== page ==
* The practice of eating more regularly is not actually a ‘healthy’ one unless you are a COW (who have very different digestive tracts to humans) – or an athlete / labourer etc who can’t get enough calories in a standard number of meals. While it’s better than ‘over eating’ during 3 main meals, we mustn’t forget that our DIGESTION (digestive fire) is far more important for our overall health (and long term energy/ weight etc) than temporarily increasing our metabolic rate.
From the science of Maharishi Ayurveda, the universal laws that govern ‘optimal digestion’, like many other ‘natural laws’ for humans, are based on alternating ‘Rest & Activity’.
For our processing/metabolism of food to be optimal, we need to give our digestion a period of rest between meals.If we continually put bits of wood on a fire, the fire dies out – it’s only when we give the fire time to burn the wood, that it gets stronger. It’s the same with our digestion.
So the advice to eat smaller meals more often is half right. The ‘eating less’ is spot-on. However, eating more often for the sole purpose of increasing metabolism is a perversion of the intelligence of Nature – food is for nourishing the body, mind & senses, not for artificially manipulating one factor affecting weight management.
1. Focus on ‘all-round health’ and not trying to artificially increase metabolism per se.
2. Generally stick to the ‘time-honoured’ 3-4 meals a day, but reduce the amount of food at these meals.
3. Eat according to HUNGER and your APPETITE (3/4 capacity). This is by far the most ‘intelligent’ & ‘natural’ way to ensure healthy food intake, metabolism, digestion and overall health.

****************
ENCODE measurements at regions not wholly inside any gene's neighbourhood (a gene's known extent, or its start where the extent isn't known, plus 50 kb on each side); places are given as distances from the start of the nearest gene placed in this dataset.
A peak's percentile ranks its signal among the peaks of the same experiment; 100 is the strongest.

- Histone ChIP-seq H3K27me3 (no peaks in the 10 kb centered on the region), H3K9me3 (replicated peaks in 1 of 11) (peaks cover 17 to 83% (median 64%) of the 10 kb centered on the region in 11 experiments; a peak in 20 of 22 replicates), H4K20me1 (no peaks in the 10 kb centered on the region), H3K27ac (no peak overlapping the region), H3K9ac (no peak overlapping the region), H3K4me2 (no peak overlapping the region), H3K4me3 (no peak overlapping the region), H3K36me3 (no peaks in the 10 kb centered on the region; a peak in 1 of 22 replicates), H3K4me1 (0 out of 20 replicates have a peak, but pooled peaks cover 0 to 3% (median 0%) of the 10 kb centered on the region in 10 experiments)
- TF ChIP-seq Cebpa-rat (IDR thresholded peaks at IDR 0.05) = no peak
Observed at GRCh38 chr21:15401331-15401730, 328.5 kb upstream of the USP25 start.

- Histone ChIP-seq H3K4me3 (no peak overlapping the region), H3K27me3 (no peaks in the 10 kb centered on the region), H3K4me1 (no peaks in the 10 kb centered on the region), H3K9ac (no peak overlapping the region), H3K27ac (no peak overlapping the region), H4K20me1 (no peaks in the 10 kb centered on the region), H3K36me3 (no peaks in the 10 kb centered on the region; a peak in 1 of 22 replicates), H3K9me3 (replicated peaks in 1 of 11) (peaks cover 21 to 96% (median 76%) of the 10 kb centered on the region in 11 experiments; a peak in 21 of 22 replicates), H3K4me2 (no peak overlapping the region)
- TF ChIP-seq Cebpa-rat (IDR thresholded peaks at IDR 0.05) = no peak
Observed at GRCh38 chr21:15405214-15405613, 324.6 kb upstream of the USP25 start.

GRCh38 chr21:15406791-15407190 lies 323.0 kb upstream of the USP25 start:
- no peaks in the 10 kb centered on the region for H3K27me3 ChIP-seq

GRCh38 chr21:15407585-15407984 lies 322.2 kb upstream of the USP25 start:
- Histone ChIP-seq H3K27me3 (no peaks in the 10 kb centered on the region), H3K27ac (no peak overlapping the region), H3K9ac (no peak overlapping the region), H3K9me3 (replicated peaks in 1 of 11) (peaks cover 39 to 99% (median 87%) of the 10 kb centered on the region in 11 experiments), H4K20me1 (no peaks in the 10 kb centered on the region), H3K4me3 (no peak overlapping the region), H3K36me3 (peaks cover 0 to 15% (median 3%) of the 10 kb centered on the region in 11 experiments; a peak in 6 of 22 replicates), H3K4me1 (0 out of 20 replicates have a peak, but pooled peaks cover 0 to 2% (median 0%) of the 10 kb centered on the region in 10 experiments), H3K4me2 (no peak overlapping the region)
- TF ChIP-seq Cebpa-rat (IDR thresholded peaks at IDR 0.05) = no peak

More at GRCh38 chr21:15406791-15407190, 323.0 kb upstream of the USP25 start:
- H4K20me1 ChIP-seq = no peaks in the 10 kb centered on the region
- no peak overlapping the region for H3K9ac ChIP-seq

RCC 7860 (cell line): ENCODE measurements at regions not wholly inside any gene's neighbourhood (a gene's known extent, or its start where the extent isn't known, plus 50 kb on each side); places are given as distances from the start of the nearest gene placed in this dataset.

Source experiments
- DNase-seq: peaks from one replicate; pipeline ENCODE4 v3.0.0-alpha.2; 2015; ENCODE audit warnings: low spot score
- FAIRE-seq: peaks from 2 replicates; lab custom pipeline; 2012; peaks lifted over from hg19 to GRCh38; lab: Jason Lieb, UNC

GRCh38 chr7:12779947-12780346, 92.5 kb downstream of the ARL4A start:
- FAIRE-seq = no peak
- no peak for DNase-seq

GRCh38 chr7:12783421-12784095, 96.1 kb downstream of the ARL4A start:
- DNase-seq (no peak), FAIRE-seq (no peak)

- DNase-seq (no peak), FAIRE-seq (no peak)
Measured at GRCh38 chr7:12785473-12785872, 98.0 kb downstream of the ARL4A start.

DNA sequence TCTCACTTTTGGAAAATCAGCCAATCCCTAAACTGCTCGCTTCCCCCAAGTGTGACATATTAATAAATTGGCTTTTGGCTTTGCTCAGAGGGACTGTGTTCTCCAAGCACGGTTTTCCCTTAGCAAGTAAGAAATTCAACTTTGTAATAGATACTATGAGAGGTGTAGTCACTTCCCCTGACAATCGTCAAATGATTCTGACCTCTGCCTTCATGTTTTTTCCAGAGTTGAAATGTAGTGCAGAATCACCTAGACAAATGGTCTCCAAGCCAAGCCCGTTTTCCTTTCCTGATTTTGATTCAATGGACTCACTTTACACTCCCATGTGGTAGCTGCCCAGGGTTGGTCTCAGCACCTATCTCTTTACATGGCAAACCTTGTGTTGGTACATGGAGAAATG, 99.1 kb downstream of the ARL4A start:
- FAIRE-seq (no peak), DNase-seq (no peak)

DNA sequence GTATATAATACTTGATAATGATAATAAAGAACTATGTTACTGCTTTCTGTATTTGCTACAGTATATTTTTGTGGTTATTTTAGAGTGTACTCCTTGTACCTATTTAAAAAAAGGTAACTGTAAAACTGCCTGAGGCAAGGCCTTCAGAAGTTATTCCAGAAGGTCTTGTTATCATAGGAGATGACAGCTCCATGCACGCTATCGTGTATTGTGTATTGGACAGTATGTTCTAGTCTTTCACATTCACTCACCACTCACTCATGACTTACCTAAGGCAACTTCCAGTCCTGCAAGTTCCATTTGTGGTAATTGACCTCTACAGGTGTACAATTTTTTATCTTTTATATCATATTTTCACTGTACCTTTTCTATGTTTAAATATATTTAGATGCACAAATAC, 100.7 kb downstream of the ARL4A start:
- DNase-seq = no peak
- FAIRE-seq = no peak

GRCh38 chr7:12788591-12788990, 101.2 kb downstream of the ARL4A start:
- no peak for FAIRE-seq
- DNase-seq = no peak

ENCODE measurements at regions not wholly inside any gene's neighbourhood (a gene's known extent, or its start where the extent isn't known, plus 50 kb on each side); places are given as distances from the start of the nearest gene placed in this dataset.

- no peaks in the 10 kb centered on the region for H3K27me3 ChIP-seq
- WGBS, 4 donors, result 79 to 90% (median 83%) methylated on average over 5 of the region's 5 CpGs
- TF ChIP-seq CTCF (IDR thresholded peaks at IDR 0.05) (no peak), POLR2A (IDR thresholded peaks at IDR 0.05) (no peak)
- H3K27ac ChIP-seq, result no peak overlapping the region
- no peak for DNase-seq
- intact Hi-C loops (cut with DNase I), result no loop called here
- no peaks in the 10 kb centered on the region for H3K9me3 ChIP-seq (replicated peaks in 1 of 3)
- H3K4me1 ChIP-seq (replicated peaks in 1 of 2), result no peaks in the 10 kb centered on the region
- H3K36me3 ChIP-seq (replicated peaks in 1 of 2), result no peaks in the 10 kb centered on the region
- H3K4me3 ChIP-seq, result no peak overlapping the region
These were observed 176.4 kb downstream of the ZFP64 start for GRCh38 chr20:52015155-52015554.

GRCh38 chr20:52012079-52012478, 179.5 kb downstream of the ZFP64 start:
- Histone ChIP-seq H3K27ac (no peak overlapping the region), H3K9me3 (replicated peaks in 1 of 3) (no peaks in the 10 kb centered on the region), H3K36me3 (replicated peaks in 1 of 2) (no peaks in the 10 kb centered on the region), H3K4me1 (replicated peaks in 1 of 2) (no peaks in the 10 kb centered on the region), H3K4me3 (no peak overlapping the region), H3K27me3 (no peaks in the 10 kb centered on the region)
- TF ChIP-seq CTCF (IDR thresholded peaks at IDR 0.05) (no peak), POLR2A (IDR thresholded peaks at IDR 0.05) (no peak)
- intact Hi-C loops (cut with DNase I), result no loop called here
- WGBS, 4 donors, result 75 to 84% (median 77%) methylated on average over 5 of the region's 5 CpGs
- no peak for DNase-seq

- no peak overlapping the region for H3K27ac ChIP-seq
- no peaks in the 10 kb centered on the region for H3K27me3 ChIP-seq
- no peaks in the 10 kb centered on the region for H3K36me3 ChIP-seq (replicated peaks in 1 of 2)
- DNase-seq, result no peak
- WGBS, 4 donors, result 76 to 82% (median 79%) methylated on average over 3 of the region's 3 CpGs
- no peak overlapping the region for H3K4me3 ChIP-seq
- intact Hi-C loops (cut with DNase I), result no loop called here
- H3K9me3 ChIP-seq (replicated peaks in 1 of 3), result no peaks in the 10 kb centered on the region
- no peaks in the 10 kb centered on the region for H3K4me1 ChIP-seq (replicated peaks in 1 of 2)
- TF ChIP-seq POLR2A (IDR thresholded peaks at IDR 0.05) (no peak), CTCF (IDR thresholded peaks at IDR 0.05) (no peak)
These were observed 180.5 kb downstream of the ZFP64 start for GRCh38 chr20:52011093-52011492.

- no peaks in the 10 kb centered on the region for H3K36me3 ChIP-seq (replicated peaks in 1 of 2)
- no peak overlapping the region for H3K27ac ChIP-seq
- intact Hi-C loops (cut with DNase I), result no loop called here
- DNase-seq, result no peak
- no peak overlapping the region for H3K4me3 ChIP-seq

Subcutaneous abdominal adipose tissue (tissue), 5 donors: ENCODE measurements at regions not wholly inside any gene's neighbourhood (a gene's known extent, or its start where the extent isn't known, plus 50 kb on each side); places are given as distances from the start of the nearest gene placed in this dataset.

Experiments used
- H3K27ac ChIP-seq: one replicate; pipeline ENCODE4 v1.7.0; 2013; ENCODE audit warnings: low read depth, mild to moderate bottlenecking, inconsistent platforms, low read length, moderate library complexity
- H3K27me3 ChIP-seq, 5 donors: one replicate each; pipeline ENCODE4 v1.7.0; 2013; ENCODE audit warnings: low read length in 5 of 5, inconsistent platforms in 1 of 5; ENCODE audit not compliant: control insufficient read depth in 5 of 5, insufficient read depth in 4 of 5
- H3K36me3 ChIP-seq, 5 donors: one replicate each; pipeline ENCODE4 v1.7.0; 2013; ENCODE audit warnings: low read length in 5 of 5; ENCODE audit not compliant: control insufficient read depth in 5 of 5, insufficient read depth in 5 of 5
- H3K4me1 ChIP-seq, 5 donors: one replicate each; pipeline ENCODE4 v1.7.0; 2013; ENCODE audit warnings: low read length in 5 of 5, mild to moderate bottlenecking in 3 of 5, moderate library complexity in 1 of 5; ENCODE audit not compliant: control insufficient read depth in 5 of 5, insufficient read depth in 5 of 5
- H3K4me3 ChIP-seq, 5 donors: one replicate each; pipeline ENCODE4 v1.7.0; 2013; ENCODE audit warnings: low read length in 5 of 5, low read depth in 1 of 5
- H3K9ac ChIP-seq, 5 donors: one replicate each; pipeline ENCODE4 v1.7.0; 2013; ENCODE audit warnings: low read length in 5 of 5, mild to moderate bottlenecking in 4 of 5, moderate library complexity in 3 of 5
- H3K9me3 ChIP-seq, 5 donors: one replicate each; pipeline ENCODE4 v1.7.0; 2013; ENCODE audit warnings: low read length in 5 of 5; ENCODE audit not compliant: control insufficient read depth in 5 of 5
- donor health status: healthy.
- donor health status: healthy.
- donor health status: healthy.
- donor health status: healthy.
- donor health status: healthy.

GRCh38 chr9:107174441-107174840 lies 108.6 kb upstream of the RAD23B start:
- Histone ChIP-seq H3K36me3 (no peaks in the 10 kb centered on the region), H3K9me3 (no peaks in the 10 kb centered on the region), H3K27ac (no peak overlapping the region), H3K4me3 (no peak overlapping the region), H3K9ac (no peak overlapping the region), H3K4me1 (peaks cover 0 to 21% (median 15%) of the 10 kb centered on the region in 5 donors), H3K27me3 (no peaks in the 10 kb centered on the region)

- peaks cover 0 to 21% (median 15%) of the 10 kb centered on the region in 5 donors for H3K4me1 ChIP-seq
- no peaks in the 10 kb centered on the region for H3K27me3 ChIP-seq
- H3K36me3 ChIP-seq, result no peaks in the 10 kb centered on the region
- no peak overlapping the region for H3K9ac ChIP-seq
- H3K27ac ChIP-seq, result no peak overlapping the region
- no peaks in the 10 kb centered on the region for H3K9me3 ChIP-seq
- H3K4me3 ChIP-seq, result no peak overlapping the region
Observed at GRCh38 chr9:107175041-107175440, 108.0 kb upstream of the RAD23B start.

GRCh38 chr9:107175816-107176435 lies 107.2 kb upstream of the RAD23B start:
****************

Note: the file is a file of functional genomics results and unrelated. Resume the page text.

4. If you still need to stimulate metabolism, increase your activity levels rather than your number of meals.
Final Note – Speaking of Cows!!!
Old man Frank goes and gets a loan from the bank to buy a high priced bull. A few days later, the banker comes along and asks, “How’s our bull doing?” Frank says, “Our bull ain’t doing too good. I got him out there in the pasture with a bunch of young cows and he don’t want nothing to do with them.” The banker says, “You better call the veterinarian.” A couple of days later, the banker comes along again and says, “How’s our bull doing now?” Frank says, “Plenty darn good. He has done serviced all of my cows, jumped the fence, and is working on the neighbors’ cows.” The banker says, “Wow! What did the Vet give him?” Frank says, “He gave him some pills.” The banker says, “What kind of pills?” Frank says, “I don’t know, but they tasted sort of like peppermint.